Scottish Conservative leader Douglas Ross has called for Boris Johnson to resign after the prime minister admitted attending a Downing Street party during lockdown.
Mr Johnson apologised about the May 2020 gathering while claiming that it was “technically within the rules”.
He said he “believed implicitly that this was a work event” at the time.
But Mr Ross – who is an MP as well as an MSP – said the prime minister’s position was “no longer tenable”.
The Scottish Tory leader said he had a “difficult conversation” with Mr Johnson on Wednesday afternoon, and that he would write to the 1922 Committee to register his lack of confidence in his leadership.
He said: “He is the prime minister, it is his government that put these rules in place, and he has to be held to account for his actions.”
Mr Johnson faced calls to quit from opposition parties during prime minister’s questions, after admitting for the first time that he attended the event.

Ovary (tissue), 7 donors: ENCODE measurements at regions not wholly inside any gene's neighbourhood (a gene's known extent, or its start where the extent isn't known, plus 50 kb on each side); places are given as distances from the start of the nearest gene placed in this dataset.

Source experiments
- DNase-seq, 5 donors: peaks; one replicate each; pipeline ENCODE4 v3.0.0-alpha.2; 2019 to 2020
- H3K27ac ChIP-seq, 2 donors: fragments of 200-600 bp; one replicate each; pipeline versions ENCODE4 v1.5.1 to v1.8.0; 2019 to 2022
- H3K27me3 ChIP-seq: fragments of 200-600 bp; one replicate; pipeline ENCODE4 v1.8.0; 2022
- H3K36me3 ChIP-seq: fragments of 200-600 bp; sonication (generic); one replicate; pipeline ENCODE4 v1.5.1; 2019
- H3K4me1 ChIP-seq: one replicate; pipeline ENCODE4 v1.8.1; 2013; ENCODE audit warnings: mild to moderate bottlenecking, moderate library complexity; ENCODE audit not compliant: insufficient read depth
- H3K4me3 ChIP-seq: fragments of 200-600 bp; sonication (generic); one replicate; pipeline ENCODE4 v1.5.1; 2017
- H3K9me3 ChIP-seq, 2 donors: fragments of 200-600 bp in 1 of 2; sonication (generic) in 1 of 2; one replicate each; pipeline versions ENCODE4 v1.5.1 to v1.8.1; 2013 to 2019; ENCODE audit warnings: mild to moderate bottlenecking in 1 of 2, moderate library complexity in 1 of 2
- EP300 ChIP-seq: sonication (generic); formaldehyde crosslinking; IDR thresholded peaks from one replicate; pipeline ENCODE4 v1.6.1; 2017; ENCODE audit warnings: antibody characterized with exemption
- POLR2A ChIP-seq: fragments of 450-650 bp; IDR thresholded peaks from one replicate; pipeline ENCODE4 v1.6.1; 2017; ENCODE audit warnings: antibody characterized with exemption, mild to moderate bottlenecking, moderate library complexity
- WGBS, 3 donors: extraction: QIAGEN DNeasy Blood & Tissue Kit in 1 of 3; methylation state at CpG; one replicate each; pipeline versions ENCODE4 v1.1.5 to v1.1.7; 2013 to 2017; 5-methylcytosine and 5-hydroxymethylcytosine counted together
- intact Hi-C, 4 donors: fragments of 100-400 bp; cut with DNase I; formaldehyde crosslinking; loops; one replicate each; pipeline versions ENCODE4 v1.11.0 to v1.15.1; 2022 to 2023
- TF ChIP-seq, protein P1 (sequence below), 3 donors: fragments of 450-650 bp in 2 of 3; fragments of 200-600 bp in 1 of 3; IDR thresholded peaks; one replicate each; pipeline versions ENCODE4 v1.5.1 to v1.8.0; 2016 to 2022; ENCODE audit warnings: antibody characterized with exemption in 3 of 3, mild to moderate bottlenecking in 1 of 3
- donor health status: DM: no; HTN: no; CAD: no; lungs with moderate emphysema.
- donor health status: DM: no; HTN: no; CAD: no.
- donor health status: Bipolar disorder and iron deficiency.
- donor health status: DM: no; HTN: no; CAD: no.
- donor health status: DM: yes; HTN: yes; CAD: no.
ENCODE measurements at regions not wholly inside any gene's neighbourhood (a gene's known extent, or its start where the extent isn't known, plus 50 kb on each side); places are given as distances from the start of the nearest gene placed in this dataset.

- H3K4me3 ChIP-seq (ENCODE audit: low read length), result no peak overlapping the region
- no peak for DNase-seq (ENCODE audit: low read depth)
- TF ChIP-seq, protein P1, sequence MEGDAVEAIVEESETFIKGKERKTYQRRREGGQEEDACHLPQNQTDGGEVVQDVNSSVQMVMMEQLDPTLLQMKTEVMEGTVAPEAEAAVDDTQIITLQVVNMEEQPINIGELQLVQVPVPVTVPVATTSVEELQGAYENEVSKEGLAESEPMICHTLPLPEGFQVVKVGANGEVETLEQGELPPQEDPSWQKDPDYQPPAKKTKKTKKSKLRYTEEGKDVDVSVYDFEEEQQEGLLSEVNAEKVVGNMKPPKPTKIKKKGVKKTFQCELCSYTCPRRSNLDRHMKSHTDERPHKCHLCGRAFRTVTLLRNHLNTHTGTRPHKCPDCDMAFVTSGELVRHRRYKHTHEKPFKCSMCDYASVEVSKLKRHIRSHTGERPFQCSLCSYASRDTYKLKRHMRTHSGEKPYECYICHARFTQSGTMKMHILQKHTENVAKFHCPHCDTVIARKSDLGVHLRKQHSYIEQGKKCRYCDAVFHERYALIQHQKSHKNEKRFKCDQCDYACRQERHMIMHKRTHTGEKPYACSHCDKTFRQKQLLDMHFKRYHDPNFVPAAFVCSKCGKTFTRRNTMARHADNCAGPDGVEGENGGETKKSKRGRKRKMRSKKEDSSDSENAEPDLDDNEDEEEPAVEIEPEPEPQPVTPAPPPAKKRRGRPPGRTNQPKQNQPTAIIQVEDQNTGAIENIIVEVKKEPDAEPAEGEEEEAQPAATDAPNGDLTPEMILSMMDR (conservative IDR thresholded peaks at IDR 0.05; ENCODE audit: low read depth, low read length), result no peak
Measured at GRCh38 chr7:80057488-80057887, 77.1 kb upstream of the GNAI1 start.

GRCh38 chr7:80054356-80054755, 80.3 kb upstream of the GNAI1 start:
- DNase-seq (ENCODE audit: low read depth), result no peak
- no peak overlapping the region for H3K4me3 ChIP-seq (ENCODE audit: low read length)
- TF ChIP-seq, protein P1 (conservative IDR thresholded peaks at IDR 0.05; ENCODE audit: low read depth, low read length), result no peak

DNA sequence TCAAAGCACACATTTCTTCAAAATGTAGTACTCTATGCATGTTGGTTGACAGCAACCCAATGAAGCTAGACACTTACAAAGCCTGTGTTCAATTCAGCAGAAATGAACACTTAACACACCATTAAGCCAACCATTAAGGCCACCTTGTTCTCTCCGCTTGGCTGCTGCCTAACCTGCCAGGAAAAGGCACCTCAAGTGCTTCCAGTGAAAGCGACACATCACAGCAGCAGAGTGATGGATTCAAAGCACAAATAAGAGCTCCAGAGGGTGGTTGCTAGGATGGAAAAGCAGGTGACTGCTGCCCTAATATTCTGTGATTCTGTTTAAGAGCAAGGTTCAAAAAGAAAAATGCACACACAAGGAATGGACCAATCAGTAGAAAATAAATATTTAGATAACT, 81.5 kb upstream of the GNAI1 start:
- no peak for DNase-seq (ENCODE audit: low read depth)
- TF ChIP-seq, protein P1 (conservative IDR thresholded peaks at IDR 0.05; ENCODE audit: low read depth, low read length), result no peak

This came two days after an email was leaked to ITV News in which 100 staff were invited to a “bring your own booze” event in the Downing Street garden, at a time when government guidance was to not meet up with more than one person from another household.
Mr Johnson said he was present for 25 minutes, adding: “With hindsight I should have sent everyone back inside.
“I should have found some other way to thank them, and I should have recognised that – even if it could have been said technically to fall within the guidance – there would be millions and millions of people who simply would not see it that way.”
Mr Ross said he believed Mr Johnson was “genuine” in his apology, but that “it was wrong to attend the event”.
He added: “Crucially for me he said that in hindsight if he had his time again he would have done things differently